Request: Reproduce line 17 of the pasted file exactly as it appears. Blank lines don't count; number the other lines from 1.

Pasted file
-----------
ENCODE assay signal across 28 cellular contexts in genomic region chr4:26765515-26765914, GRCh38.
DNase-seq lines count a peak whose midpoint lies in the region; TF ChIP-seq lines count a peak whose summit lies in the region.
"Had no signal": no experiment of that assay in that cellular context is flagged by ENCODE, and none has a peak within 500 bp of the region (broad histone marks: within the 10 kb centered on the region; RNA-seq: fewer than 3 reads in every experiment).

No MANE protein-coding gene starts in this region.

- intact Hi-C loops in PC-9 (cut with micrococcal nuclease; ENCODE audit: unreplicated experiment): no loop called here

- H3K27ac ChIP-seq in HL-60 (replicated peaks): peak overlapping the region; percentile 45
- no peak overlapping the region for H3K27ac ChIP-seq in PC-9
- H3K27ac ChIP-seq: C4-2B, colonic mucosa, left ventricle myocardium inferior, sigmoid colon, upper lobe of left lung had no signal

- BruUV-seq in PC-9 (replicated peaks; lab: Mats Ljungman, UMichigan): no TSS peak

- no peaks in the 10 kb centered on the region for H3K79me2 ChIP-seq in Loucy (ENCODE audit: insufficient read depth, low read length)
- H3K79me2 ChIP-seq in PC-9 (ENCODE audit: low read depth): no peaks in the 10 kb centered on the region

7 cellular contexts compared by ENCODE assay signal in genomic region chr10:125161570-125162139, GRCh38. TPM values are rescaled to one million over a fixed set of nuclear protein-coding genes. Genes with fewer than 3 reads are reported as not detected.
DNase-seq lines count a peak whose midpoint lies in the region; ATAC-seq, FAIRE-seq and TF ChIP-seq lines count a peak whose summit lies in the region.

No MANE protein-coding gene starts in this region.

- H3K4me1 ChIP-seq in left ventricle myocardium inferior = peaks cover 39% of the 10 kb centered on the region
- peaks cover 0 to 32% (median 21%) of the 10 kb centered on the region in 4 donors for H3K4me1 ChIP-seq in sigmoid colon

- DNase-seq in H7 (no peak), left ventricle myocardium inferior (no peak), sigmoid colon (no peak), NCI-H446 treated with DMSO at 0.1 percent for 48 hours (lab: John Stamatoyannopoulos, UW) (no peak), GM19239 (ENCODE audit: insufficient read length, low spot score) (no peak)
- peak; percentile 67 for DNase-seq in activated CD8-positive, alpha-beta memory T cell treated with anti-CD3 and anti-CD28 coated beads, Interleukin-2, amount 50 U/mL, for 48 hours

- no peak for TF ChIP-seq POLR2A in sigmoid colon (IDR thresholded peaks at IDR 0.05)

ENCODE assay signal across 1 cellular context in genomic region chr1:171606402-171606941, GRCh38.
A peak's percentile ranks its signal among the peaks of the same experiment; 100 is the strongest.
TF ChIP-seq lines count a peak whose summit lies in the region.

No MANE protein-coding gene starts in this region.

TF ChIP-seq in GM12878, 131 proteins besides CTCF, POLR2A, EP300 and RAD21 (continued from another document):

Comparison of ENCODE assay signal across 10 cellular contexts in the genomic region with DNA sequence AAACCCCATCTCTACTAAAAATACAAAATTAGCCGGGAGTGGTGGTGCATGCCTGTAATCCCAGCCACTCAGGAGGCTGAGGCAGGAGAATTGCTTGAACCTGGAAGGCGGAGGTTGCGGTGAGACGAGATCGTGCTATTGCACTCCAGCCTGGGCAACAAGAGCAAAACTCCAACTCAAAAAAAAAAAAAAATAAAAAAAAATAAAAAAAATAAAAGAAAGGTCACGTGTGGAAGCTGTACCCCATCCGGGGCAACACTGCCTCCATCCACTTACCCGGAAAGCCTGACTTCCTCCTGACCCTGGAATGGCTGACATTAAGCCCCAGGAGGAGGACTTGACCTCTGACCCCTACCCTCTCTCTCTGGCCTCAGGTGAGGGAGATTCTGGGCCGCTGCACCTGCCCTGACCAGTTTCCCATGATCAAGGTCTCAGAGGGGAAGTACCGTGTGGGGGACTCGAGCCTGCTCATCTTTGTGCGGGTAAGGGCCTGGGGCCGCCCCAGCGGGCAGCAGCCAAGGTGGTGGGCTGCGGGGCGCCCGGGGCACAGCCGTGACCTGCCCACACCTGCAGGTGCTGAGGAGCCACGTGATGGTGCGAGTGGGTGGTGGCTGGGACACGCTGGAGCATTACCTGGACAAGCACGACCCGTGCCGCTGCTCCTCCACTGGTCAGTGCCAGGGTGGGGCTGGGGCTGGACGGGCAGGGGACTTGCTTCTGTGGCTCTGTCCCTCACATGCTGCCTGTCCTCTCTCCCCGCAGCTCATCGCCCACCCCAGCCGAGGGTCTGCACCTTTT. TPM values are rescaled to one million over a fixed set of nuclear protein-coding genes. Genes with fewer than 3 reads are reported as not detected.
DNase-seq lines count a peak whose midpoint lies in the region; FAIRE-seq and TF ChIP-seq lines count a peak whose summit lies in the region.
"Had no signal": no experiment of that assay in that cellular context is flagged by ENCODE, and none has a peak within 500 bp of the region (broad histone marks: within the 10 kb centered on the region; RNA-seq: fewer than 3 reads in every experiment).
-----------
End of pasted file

- DNase-seq in H7 (no peak), left ventricle myocardium inferior (no peak), sigmoid colon (no peak), NCI-H446 treated with DMSO at 0.1 percent for 48 hours (lab: John Stamatoyannopoulos, UW) (no peak), GM19239 (ENCODE audit: insufficient read length, low spot score) (no peak)